As students receive the letter saying "Congratulations, you've been admitted to" the college, university or graduate school of their choice, there's usually another package of materials labeled "Financial Aid." In times long passed this may have meant a scholarship or fellowship offering all most of the cost of tuition and, perhaps, even a stipend for living expenses. In sane, well-managed, egalitarian nations of the world, often this is still true. Societies of that kind understand that supporting talented young people in their quest for knowledge and preparation for meaningful work is a public good of great importance. But in the U.S.A. ....?
During the past 30 years, what is fraudulently labeled "your student aid package" has actually become "your crushing burden of long term debt." Under the neoliberal (free market conservative) policy approach, students are defined as "customers" and "consumers" whose ability to purchase goods and services is a matter of ability to pay, or more likely, to borrow and borrow and borrow.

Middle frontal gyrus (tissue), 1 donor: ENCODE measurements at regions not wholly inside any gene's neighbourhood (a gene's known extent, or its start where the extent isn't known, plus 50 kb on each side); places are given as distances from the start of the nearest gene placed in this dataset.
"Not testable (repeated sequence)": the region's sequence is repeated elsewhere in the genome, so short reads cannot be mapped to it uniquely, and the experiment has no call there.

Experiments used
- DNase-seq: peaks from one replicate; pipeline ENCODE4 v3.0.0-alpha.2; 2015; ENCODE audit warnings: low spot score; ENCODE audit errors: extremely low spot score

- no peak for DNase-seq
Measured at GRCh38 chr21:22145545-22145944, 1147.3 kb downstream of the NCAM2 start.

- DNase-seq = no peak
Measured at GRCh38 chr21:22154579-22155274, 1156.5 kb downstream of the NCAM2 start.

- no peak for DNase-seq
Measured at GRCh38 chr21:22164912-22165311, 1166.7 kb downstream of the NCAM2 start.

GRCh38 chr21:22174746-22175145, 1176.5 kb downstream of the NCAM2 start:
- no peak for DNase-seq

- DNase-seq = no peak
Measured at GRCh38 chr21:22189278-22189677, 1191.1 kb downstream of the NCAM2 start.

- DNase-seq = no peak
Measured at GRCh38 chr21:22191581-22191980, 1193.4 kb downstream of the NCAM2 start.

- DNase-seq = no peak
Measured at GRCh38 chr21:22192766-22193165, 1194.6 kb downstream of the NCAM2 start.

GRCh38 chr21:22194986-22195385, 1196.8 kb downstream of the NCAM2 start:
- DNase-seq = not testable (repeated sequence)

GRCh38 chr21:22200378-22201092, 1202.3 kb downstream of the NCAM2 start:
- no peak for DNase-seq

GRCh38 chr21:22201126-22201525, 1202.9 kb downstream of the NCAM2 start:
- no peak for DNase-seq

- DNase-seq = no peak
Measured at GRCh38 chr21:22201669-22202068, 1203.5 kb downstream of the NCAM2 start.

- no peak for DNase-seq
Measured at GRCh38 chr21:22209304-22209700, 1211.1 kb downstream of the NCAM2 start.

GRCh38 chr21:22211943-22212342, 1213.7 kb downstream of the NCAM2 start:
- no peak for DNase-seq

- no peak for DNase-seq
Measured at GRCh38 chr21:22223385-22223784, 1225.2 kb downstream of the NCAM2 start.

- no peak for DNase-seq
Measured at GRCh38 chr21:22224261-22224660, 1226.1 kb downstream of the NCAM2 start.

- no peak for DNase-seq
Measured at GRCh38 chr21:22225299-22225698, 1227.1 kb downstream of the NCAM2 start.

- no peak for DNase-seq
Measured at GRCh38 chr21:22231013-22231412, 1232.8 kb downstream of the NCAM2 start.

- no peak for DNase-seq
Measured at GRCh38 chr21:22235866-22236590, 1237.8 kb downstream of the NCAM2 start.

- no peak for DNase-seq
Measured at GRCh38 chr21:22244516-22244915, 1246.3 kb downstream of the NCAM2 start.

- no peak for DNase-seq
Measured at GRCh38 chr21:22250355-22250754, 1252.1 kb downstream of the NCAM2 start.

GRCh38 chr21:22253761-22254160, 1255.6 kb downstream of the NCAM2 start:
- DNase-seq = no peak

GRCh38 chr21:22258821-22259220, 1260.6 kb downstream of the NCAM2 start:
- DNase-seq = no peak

Now the results are in. A story in the Wall Street Journal reports that the crushing burden of student debt in America now exceeds money owed on credit cards. "Student loans outstanding today — both federal and private — total some $829.785 billion, according to Mark Kantrowitz, publisher of FinAid.org and FastWeb.com." Credit card debt amounts to a mere $826.5 billion.
Young people and their anxious families used to assume that the debt load was well worth it because there would always be challenging high paid jobs issued with one's cap and gown. Alas, that is no longer true. When university brochures talk about their "outstanding graduates," they may be referring to the amount of money the poor souls owe.
Is student debt America's next financial "bubble"? If so, when will it pop?